Oakland , CA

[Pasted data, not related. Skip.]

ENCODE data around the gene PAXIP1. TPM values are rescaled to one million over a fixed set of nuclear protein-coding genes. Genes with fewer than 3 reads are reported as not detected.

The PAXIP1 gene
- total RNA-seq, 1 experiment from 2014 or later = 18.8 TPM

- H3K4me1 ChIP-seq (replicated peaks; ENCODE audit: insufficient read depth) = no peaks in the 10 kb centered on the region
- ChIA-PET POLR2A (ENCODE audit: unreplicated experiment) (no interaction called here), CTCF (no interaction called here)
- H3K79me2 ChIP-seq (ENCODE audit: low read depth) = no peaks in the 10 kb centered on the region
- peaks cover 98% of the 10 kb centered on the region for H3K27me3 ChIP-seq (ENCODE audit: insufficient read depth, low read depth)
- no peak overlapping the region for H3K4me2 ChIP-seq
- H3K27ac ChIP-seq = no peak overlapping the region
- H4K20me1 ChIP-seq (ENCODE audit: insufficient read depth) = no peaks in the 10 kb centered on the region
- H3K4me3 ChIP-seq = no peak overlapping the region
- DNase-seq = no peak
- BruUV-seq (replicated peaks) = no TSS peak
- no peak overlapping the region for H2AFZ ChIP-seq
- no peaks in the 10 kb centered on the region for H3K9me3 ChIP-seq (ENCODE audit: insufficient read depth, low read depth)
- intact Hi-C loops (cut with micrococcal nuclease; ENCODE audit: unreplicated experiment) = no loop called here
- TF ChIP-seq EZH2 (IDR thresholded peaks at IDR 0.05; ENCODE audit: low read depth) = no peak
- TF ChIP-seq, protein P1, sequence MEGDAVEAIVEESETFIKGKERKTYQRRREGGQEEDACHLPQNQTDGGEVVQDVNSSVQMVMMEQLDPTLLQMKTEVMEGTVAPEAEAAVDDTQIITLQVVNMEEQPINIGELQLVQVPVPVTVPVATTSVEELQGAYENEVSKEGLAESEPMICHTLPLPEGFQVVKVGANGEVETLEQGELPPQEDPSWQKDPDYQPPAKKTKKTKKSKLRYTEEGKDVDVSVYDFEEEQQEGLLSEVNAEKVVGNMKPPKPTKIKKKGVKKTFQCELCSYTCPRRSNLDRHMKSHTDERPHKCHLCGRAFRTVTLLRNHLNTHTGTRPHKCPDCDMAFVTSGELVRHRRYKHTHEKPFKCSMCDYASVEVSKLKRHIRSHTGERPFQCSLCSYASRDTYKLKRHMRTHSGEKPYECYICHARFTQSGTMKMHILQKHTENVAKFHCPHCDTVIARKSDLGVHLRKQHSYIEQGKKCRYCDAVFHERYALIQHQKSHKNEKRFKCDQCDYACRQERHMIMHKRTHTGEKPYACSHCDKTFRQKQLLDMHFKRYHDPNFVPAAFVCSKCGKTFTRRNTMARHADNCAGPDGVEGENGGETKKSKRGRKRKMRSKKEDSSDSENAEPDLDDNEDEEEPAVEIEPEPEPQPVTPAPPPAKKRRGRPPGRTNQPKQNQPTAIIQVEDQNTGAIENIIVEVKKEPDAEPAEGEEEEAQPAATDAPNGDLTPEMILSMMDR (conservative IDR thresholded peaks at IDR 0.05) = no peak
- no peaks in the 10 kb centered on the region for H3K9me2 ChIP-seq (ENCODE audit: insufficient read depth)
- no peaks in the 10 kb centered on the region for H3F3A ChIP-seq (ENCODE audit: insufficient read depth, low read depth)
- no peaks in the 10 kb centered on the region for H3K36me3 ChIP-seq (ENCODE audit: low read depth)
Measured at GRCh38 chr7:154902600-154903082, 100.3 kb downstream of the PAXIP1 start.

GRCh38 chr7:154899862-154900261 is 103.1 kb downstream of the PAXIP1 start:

Leaf litter, food scraps turned into fertilizer. Media Academy’s garden club has started a compost bin to create fertilizer for organic plants by recycling dead leaves and greens. A compost bin is a waste container filled with recyclable food scraps and dirt that will break down to create fertilizer. By composting, students can recycle and reuse dead plants that would otherwise be useless. In about four weeks, the dead litter decomposes and turns into dirt abundant in nutrients for the school's organic plants. The garden club then can use fertilizer that is not only natural, organic and full of nutrients, but that is also completely free. A 36-pound bag of fertilizer can cost up to $12, according to Lowes.com. Media Academy garden teacher Matthew Green says anyone can start a compost bin at home. “I think people should compost if they have a garden,” said Green. “It’s a good way of recycling waste.” Different items can be used to create a compost bin, including common household objects such as buckets, plastic containers and garbage cans. A variety of objects can be composted, including leaves, greens, food scraps, coffee grounds, bread crusts, fruits, chocolate cookies, snow, paper towels, and even pet hair. Compost bins can vary in sizes. There are small bins for indoors and big containers for outdoors to create fertilizer for many plants. There are also different methods of compost. One type of compost is called aerobic compost, which is basically recyclable food and dirt. When composters use this method, they have to constantly mix the compost so that oxygen can help break it down. Another way to compost is by creating a compost bin and adding worms to it. Using worms can be a very effective way of break down food and nutrients to create a rich fertilizer, according to Green. As the worms begin to eat and process the waste, the compost begins to break down into fertilizer. The Media Academy compost bin uses aerobic compost. Students combine brown leaves, dead greens, coffee grounds, water and oxygen. The food scraps are already beginning to break down into dirt. "I like helping the environment," said junior Tony Mai, the garden club member in charge of the compost bin. The garden club doesn’t use the compost bin just to save money: students get to learn and create compost. “It’s more like a learning project to teach about compost,” said Green.